We then moved on to talk about research, with the aid of the fantastic “chocolate trial” devised by the National Institute for Health Research. We first established that you never say ‘yes’ to taking part in research unless you know what it’s about – what if the research was going to compare chilli-flavoured chocolate with snail-flavoured chocolate?! We then read through a ‘Participant Information Sheet’ together to find out the information necessary to make a good choice. This explained that those taking part would be allocated randomly (by chance) to either Group 1 or Group 2. Those in Group 1 would taste, and comment on, a piece of white chocolate. Those in Group 2 would do the same for a piece of dark chocolate.  Only children could take part (sorry again, teachers!), and participants could opt out at any point. The trial results pointed to a strong liking for white chocolate, with nevertheless a vocal minority preferring the dark. Three abandoned Group 2 feedback forms suggested that the participants had clearly understood the message you could drop out at any time!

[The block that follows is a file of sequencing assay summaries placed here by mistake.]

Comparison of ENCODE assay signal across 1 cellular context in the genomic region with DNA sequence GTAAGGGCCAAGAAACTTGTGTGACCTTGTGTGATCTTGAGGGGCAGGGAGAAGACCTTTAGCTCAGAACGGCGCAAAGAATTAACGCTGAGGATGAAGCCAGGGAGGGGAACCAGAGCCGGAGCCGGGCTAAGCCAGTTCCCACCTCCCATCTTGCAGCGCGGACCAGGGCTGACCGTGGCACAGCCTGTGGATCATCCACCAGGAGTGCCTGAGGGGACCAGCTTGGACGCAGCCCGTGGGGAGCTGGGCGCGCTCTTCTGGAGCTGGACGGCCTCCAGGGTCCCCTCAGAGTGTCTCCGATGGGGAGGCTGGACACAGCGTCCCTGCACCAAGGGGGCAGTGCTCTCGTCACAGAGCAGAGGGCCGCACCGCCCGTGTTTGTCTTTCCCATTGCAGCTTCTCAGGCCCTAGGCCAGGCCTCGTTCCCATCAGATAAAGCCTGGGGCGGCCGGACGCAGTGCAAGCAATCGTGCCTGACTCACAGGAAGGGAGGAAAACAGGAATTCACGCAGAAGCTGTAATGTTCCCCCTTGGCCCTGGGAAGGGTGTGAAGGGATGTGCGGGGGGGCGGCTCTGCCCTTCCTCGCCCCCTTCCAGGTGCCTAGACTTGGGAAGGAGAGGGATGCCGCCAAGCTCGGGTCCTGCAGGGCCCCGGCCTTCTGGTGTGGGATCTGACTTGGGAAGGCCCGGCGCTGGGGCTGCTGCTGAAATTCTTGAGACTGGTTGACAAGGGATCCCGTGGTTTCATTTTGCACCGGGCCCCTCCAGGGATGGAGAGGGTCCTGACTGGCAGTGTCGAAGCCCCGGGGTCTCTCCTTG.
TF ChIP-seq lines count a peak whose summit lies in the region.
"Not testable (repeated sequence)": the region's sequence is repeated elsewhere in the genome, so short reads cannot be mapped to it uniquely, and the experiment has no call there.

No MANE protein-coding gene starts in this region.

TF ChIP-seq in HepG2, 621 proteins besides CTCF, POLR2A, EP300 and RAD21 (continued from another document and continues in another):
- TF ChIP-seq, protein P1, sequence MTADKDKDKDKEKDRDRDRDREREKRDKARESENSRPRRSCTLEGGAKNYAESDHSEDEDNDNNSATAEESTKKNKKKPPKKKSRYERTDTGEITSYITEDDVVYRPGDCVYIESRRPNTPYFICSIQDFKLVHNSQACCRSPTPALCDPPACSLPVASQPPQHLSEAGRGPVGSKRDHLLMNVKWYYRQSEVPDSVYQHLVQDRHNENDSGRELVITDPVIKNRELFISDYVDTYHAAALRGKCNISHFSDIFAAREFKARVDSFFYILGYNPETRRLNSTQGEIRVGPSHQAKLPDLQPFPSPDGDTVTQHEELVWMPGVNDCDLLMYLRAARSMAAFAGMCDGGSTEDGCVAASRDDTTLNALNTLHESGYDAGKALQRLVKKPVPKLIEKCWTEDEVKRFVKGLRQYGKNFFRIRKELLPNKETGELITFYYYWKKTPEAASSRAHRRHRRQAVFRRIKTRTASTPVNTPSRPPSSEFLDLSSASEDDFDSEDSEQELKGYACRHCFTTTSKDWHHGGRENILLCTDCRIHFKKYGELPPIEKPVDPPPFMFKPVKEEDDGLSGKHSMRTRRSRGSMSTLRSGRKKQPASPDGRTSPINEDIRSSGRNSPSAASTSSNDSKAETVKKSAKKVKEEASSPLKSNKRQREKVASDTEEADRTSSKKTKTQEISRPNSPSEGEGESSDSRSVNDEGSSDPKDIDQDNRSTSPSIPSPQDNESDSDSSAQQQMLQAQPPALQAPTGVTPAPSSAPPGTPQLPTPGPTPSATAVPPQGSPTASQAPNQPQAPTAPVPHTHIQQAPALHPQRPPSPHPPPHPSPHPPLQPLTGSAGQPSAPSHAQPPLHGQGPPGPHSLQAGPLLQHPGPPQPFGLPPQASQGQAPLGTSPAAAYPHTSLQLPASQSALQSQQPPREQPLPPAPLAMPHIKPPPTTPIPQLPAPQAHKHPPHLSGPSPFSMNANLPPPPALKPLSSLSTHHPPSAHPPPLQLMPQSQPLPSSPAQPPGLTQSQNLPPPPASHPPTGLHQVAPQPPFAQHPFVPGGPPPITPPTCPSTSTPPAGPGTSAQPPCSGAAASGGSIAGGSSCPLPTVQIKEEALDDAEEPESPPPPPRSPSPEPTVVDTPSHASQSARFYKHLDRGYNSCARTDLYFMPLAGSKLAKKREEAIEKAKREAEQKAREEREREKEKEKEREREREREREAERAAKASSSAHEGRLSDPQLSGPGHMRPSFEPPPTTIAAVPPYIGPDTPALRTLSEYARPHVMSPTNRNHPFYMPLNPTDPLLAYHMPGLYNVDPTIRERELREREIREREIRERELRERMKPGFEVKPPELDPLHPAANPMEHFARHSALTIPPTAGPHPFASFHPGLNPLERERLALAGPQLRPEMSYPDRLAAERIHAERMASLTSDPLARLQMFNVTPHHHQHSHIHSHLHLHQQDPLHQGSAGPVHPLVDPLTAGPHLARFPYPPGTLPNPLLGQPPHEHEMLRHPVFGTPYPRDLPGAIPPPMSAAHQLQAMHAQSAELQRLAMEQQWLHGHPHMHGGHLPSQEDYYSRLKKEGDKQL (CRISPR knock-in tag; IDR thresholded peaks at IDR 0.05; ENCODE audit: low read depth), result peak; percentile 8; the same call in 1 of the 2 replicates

The chocolate trial provided a great basis for discussing research methods. We discussed why the trial had been done in that way. Why not just ask one person what kind of chocolate they prefer? Why was it important to read the information sheet first? Why were the children put into Groups 1 and 2 by chance instead of being allocated in another way (why not boys in Group 1 and girls in Group 2, for example)? Then we applied all this to health research, imagining that instead of comparing two kinds of chocolate we had been comparing two kinds of medicines.

Finally, it was time for me to stop talking and get the children to take over. They were asked to imagine they were being invited to take part in research about the common cold. This would be unlikely to help them directly at the time, but perhaps might help other children in the future. The imaginary research would involve taking a big tablet: some children would get the real medicine, while others would get a ‘pretend’ tablet (and it would be chance which you got – just like the dark and white chocolate). They would also miss school for half a day to do various tests, like pedalling on an exercise bike and having a blood test to provide more information about their health to the researchers. Would they do it? Why? What would put them off? What would they like to change?